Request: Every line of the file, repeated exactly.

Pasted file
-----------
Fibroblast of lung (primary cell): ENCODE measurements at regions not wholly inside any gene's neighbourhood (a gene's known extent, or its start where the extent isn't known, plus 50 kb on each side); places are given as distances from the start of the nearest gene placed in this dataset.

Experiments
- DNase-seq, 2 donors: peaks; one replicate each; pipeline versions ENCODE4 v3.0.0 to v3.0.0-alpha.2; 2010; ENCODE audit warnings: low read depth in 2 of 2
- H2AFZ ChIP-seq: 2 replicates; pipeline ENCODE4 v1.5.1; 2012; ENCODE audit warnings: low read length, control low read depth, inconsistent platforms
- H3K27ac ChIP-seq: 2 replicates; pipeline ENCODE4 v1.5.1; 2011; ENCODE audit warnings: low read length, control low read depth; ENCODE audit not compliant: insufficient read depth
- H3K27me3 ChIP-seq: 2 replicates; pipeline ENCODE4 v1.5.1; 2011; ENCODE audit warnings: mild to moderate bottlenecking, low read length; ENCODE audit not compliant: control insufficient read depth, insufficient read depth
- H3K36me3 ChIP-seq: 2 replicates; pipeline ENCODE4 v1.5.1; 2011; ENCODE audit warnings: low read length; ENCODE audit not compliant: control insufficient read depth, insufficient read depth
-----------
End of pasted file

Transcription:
Fibroblast of lung (primary cell): ENCODE measurements at regions not wholly inside any gene's neighbourhood (a gene's known extent, or its start where the extent isn't known, plus 50 kb on each side); places are given as distances from the start of the nearest gene placed in this dataset.

Experiments
- DNase-seq, 2 donors: peaks; one replicate each; pipeline versions ENCODE4 v3.0.0 to v3.0.0-alpha.2; 2010; ENCODE audit warnings: low read depth in 2 of 2
- H2AFZ ChIP-seq: 2 replicates; pipeline ENCODE4 v1.5.1; 2012; ENCODE audit warnings: low read length, control low read depth, inconsistent platforms
- H3K27ac ChIP-seq: 2 replicates; pipeline ENCODE4 v1.5.1; 2011; ENCODE audit warnings: low read length, control low read depth; ENCODE audit not compliant: insufficient read depth
- H3K27me3 ChIP-seq: 2 replicates; pipeline ENCODE4 v1.5.1; 2011; ENCODE audit warnings: mild to moderate bottlenecking, low read length; ENCODE audit not compliant: control insufficient read depth, insufficient read depth
- H3K36me3 ChIP-seq: 2 replicates; pipeline ENCODE4 v1.5.1; 2011; ENCODE audit warnings: low read length; ENCODE audit not compliant: control insufficient read depth, insufficient read depth